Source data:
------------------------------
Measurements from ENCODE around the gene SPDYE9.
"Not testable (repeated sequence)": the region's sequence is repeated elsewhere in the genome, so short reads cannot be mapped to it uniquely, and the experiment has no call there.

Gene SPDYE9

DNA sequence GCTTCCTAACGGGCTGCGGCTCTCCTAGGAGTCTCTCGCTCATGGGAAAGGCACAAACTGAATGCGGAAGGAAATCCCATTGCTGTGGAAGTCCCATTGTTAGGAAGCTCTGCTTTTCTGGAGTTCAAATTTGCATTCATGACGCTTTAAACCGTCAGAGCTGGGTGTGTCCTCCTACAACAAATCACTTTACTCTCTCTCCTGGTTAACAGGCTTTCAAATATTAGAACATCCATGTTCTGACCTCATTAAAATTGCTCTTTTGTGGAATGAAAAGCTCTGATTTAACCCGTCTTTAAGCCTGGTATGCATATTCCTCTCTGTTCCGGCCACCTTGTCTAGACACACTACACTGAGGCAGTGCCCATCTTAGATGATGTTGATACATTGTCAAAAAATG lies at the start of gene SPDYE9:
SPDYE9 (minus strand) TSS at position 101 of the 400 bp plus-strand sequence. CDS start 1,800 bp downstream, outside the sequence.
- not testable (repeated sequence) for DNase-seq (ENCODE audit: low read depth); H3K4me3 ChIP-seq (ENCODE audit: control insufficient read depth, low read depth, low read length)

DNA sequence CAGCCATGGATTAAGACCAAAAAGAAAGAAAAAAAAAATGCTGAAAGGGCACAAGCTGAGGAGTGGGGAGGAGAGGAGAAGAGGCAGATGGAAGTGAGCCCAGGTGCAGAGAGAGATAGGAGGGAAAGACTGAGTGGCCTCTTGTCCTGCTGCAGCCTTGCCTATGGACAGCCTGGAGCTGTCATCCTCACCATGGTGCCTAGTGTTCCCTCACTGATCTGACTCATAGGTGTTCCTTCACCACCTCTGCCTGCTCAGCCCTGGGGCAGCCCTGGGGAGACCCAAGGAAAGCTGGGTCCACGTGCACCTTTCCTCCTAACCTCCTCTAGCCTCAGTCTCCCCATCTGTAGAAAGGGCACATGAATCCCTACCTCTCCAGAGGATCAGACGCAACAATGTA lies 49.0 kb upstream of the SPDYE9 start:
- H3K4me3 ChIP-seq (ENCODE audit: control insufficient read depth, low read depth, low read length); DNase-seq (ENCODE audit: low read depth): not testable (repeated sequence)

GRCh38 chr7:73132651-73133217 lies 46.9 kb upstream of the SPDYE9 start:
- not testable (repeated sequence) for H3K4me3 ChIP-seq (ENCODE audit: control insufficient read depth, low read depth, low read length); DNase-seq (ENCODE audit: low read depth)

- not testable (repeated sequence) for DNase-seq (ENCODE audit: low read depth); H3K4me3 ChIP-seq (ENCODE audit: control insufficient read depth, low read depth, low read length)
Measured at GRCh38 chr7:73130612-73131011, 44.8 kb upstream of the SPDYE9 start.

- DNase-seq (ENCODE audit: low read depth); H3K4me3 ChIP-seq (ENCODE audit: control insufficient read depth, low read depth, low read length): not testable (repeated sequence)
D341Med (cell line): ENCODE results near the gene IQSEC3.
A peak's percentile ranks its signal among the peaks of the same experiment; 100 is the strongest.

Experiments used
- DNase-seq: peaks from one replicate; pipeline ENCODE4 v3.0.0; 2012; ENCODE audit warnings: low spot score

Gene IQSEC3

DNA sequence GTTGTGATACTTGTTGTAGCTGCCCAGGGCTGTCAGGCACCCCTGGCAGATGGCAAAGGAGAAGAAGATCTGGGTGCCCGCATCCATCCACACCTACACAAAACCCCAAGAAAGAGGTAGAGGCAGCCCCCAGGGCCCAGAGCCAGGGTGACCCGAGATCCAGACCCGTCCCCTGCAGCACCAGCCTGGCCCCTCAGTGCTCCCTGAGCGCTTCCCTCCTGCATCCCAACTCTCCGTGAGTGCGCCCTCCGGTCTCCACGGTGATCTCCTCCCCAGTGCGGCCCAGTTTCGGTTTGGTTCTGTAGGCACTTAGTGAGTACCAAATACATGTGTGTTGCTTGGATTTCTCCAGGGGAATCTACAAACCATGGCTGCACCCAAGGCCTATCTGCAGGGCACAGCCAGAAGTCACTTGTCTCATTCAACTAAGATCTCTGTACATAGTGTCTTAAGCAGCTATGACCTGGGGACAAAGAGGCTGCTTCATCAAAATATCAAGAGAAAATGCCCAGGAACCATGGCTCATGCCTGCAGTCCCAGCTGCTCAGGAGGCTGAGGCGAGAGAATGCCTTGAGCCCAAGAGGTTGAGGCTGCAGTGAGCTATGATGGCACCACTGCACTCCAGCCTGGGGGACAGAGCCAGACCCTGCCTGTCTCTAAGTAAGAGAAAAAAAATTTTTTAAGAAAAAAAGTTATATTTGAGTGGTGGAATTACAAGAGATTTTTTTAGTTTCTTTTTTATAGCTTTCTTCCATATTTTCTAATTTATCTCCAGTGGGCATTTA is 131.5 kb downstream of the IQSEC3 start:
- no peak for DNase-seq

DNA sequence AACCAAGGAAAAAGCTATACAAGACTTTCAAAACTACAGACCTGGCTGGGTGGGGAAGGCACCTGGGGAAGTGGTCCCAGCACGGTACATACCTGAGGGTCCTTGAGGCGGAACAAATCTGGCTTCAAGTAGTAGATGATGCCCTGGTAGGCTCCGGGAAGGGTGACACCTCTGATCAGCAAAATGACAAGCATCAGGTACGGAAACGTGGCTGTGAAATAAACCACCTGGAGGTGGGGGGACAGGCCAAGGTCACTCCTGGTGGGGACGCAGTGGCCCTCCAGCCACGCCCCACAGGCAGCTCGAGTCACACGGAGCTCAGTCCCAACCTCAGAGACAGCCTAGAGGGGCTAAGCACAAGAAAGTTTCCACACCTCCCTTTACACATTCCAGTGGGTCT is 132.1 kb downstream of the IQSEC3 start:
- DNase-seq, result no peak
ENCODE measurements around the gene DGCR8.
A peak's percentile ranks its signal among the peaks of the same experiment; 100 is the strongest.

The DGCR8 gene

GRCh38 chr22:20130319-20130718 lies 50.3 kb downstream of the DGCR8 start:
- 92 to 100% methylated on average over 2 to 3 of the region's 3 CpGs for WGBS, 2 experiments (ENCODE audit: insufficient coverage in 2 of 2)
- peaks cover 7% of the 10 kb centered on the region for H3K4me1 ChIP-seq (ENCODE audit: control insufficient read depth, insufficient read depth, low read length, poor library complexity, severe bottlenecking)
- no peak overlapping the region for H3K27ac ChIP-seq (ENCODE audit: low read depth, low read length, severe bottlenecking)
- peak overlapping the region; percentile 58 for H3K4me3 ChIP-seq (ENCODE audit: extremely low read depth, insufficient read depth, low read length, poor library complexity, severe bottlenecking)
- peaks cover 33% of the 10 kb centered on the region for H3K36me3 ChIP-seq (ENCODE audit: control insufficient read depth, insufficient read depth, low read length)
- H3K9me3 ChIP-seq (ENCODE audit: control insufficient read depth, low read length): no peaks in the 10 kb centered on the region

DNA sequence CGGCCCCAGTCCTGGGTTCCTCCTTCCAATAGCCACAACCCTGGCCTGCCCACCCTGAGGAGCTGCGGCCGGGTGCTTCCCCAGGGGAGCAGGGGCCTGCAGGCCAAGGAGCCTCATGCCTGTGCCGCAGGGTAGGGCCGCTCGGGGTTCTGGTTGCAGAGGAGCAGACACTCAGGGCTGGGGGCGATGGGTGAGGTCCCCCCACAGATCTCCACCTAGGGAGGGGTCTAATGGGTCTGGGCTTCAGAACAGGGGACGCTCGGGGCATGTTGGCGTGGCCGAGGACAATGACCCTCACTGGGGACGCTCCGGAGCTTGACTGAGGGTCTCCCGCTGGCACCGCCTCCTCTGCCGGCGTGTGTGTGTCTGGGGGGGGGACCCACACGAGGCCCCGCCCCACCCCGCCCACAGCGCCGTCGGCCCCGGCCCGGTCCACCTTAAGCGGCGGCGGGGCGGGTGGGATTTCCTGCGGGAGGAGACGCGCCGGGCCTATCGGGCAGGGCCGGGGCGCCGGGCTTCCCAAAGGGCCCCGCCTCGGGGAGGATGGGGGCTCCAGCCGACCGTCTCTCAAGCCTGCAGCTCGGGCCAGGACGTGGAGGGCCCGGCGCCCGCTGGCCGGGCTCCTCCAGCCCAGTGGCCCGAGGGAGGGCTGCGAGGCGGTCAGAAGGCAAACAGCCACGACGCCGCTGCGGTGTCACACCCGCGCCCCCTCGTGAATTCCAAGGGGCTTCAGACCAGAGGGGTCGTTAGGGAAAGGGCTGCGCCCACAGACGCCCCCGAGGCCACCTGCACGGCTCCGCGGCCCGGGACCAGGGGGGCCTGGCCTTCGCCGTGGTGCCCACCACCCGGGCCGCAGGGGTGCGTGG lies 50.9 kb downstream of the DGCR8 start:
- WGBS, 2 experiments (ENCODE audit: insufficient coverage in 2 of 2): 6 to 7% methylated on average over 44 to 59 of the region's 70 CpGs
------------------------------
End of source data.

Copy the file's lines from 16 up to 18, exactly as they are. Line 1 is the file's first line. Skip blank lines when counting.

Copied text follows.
Experiments used
- DNase-seq: peaks from one replicate; pipeline ENCODE4 v3.0.0; 2012; ENCODE audit warnings: low spot score

Gene IQSEC3